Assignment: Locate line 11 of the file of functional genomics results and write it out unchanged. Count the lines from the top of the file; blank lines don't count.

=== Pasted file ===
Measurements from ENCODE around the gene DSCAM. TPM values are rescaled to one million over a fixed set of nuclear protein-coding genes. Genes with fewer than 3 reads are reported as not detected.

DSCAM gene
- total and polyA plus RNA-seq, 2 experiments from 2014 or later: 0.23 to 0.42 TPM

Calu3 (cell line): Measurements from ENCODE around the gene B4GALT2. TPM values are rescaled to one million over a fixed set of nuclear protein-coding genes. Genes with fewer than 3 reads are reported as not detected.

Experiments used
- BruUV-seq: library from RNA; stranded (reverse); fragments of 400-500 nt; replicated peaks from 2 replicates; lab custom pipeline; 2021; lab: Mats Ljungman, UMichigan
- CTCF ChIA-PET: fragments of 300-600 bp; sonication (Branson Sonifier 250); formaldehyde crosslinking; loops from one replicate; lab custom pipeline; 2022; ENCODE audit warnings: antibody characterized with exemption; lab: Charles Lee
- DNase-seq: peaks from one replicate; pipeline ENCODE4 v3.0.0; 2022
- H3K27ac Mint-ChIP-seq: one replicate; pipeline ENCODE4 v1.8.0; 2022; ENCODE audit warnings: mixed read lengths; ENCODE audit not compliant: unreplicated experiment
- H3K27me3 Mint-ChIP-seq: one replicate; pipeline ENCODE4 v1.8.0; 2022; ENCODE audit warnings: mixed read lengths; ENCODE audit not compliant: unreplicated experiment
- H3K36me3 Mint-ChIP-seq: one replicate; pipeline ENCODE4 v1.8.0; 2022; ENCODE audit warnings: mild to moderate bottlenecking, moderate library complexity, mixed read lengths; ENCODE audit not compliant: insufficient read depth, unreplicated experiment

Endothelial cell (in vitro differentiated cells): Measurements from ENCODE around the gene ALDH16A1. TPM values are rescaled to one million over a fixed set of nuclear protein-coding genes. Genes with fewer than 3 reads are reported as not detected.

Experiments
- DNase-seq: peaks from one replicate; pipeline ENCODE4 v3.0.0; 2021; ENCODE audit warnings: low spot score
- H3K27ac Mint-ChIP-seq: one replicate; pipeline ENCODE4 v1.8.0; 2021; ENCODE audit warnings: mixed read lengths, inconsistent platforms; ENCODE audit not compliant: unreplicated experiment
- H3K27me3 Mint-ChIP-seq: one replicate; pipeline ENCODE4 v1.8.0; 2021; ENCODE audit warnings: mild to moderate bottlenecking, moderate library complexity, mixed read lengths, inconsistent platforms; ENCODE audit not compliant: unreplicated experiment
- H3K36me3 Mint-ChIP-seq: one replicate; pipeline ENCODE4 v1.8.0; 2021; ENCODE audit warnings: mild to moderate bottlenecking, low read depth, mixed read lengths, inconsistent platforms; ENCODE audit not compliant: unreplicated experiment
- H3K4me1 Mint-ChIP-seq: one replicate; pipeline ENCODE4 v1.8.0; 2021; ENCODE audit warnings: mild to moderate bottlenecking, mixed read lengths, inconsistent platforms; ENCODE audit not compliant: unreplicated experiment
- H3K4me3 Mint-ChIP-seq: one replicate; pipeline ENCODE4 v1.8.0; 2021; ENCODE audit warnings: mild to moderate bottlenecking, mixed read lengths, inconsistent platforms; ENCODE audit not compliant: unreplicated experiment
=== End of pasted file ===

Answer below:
- H3K36me3 Mint-ChIP-seq: one replicate; pipeline ENCODE4 v1.8.0; 2022; ENCODE audit warnings: mild to moderate bottlenecking, moderate library complexity, mixed read lengths; ENCODE audit not compliant: insufficient read depth, unreplicated experiment